June 04, 2012

Pink Jacket Lupin 4

This post covers Episodes 25-30.

I've now reached the halfway mark in the series, and by this point I think all the different studios working on it had realized out how much fun they were allowed to have. The character designs have become more consistent from episode to episode (relatively speaking) although there are still lots of moments where they go off-model for comic effect. It's becoming futile to try and pick out the highlights of each episode, because it's all so consistently wacky. There aren't just little spots of goofy animation here and there, they're almost constant throughout the episodes. With episode 25, I only captured about half of the shots I really liked, and even then I eventually gave up because there were just too many to stop and get them. Without a doubt, it was one of my favourites so far. And surprisingly, it wasn't even one of the Yuzo Aoki or Tatsuo Ryuno episodes.

There's a liberal amount of extra limbs peppered around this episode, mostly during the shots of Zenigata's hilarious flailing/running. He's always the most animated character in the show, but this episode especially features a ton of great scenes where he's running around frantically.

At one point, Zenigata keeps running back and forth between two locations trying to figure out what's going on (below), and they use the exact same animation each time he passes these guards. I find this hysterical because it really underscores the futility of his situation-- He's really not making any progress.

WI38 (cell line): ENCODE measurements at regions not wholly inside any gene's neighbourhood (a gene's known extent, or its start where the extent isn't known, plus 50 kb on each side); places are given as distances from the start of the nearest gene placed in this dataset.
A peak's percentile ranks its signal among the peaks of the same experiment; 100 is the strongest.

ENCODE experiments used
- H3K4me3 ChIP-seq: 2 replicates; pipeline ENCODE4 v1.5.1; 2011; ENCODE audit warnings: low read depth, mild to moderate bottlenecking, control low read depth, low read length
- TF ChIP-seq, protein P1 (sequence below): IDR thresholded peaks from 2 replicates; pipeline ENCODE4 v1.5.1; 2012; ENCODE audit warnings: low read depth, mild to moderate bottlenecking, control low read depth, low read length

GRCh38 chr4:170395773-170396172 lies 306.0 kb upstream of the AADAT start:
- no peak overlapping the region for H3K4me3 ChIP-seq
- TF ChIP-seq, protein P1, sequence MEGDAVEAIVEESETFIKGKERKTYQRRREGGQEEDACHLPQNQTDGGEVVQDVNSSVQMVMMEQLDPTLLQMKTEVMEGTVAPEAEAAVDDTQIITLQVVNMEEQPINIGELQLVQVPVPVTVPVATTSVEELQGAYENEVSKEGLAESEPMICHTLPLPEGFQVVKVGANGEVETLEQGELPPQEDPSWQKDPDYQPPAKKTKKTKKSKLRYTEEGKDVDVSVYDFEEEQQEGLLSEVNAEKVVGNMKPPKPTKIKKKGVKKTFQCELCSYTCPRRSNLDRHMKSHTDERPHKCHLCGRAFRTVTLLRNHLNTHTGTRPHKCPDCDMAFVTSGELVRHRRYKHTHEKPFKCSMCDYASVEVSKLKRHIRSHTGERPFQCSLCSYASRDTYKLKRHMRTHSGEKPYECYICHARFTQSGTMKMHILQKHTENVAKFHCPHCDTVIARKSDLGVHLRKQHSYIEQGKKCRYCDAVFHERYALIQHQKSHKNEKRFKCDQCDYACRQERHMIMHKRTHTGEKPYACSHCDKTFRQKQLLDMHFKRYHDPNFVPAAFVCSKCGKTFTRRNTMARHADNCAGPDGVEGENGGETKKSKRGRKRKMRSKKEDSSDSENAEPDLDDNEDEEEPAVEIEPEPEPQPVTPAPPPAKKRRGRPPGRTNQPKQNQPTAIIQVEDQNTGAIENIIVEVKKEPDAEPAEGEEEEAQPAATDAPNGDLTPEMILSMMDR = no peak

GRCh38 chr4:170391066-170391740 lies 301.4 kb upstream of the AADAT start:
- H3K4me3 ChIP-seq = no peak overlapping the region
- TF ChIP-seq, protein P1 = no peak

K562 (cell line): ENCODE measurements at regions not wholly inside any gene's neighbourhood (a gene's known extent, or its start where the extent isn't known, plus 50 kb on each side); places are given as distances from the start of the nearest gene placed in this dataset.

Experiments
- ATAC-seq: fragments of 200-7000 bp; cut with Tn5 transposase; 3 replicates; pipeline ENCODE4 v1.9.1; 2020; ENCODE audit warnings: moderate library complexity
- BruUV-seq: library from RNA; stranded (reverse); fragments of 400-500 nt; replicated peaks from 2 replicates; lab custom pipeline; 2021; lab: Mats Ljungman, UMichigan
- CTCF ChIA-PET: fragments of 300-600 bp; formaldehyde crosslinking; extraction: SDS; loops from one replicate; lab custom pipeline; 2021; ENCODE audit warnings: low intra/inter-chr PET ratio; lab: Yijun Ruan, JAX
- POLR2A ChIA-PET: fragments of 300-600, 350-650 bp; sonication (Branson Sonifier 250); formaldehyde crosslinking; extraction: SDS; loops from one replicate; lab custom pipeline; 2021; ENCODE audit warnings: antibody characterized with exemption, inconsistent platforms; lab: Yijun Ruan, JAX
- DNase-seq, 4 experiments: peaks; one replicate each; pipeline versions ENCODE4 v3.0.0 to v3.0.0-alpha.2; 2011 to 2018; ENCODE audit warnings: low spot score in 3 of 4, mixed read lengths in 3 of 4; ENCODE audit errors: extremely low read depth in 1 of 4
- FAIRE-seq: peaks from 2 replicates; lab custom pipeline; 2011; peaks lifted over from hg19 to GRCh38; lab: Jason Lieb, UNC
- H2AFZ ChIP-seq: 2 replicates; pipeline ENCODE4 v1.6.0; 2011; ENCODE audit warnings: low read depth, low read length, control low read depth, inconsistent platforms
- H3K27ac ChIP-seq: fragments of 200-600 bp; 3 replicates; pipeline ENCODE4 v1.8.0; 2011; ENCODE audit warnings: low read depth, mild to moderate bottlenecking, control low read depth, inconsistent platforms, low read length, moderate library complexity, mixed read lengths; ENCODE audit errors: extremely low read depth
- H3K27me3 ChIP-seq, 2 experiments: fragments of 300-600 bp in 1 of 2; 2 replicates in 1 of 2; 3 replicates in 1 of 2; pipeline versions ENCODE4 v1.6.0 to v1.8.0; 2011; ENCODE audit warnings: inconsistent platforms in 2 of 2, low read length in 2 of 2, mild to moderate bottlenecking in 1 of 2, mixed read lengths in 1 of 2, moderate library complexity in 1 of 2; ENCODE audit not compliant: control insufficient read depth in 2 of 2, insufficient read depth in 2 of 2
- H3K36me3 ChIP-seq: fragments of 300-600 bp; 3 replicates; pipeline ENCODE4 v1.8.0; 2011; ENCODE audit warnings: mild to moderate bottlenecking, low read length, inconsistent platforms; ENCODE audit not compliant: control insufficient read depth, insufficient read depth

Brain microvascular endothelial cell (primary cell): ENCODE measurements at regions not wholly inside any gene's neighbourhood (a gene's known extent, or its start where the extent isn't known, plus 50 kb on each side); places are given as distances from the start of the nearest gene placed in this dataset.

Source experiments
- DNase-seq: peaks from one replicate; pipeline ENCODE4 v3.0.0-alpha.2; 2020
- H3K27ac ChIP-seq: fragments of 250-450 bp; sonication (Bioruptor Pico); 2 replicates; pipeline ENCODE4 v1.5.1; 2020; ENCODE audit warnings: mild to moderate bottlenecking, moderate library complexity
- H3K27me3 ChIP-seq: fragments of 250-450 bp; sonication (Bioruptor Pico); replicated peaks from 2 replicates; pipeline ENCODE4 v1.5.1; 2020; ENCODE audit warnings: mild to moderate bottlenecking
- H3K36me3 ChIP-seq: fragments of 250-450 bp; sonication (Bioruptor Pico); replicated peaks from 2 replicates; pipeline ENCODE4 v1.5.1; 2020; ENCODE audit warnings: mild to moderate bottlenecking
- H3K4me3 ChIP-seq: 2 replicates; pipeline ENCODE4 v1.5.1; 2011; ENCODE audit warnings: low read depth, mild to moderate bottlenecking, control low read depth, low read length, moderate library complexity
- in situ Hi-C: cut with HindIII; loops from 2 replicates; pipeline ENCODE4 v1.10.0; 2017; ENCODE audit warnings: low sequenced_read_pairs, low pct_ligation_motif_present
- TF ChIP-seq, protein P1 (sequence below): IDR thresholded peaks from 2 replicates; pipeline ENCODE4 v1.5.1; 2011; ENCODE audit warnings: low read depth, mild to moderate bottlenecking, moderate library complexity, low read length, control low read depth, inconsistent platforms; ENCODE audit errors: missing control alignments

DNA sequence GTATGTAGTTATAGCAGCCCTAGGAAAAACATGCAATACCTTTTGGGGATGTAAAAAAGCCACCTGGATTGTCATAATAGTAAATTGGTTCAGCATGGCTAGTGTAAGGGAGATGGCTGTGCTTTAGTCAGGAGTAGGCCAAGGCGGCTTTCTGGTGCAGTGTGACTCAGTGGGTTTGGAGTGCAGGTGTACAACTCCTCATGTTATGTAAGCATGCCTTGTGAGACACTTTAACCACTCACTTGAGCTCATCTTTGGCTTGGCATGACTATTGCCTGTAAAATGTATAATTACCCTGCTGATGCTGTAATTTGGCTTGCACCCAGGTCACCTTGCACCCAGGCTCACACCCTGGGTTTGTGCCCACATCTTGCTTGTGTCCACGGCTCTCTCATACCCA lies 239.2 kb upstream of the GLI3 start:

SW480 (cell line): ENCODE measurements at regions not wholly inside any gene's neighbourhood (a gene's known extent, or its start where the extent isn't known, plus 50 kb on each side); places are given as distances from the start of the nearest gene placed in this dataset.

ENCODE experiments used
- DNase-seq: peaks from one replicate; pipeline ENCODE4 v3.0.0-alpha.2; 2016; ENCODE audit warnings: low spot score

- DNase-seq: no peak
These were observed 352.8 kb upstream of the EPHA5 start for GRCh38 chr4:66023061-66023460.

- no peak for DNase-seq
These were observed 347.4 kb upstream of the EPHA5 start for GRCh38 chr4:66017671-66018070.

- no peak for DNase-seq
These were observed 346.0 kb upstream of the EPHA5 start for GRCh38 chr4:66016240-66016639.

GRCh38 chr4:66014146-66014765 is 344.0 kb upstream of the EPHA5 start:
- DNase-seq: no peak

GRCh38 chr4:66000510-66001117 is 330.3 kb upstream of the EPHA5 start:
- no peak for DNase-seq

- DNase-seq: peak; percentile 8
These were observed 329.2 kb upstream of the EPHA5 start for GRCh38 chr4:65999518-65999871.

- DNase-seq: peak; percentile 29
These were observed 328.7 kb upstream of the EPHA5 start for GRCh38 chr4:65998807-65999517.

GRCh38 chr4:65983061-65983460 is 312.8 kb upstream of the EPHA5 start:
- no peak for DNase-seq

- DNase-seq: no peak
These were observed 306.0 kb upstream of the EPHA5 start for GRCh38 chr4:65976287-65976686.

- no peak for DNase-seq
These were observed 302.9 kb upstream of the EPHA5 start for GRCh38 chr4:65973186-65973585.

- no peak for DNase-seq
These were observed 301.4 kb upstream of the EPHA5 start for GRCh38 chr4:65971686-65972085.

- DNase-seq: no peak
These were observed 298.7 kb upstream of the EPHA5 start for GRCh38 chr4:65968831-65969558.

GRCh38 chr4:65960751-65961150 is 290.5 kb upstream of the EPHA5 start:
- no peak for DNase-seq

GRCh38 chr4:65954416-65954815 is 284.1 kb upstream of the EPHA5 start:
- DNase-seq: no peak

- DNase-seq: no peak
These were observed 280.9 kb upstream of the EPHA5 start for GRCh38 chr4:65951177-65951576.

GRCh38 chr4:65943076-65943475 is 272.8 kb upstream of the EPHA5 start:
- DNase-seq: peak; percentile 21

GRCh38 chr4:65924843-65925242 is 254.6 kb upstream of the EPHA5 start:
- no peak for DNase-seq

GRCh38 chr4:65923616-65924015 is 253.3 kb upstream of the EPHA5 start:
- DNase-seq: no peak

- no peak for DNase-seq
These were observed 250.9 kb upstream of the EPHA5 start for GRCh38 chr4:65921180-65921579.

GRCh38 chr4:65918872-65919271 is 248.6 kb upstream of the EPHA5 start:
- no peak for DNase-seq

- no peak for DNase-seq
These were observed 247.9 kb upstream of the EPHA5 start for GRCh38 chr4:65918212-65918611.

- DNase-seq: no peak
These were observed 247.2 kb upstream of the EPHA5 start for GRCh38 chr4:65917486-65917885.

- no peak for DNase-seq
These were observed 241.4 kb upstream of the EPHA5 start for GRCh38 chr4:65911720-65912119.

Episode 26 is a Yuzo Aoki/Tatsuo Ryuno double-header. Zenigata playing whack-a-Lupin, dressed for some reason as a clown, is one of the best scenes yet.

It seems like at least half of the episodes in the pink jacket series are set in New York, which is one of the things that makes it feel so different from the globe-trotting second series. And of course the Gold of Babylon film is New York-based as well. The Lupin writers must've had a fetish for the city in the mid-80s.


I love the distorted perspective as Zenigata rears up to run off-screen (below).

The series seems more fully animated than many of the anime films of the time, which is really saying something given how limited most of the TV shows were. Even Urusei Yatsura, which had a very high budget for the second half of its run, can't compare to this. Of course it doesn't help that UY's budget raise coincided with the departure of its main director, and eventually signaled the end of its experimentation and loose animation. But that's a topic for another post, which I'll do sometime soon.

1 comment:

Kyle Mowat said...

man i need to watch this show